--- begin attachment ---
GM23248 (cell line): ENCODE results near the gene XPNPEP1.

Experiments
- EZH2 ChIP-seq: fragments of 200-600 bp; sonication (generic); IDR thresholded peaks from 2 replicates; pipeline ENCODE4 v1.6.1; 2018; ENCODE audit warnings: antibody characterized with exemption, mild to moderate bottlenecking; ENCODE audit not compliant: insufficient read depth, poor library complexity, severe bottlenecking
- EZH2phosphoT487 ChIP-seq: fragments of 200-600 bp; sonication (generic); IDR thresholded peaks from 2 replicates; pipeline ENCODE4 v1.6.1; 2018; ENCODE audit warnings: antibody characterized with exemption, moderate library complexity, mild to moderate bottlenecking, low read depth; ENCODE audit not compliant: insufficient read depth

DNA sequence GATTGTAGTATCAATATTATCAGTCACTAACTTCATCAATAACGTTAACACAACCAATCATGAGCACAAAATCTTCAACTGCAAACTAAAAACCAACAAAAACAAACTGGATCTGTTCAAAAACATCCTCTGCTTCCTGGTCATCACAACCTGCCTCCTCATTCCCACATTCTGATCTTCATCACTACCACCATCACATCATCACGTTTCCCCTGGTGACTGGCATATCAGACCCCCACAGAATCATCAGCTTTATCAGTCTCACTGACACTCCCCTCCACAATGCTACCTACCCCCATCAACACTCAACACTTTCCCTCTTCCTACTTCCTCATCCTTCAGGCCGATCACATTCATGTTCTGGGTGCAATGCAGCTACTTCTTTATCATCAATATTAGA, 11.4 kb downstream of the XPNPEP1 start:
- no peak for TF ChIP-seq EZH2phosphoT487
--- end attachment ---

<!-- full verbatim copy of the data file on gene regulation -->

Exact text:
GM23248 (cell line): ENCODE results near the gene XPNPEP1.

Experiments
- EZH2 ChIP-seq: fragments of 200-600 bp; sonication (generic); IDR thresholded peaks from 2 replicates; pipeline ENCODE4 v1.6.1; 2018; ENCODE audit warnings: antibody characterized with exemption, mild to moderate bottlenecking; ENCODE audit not compliant: insufficient read depth, poor library complexity, severe bottlenecking
- EZH2phosphoT487 ChIP-seq: fragments of 200-600 bp; sonication (generic); IDR thresholded peaks from 2 replicates; pipeline ENCODE4 v1.6.1; 2018; ENCODE audit warnings: antibody characterized with exemption, moderate library complexity, mild to moderate bottlenecking, low read depth; ENCODE audit not compliant: insufficient read depth

DNA sequence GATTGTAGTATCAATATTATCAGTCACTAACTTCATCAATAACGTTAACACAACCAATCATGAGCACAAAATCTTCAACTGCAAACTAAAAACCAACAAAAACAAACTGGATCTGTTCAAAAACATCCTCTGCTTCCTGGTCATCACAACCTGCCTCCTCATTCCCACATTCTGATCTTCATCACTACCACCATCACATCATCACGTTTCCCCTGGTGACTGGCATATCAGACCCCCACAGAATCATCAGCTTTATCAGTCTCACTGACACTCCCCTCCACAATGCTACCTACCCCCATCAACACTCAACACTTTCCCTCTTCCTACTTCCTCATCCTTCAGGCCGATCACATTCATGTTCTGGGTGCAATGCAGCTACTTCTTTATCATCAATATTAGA, 11.4 kb downstream of the XPNPEP1 start:
- no peak for TF ChIP-seq EZH2phosphoT487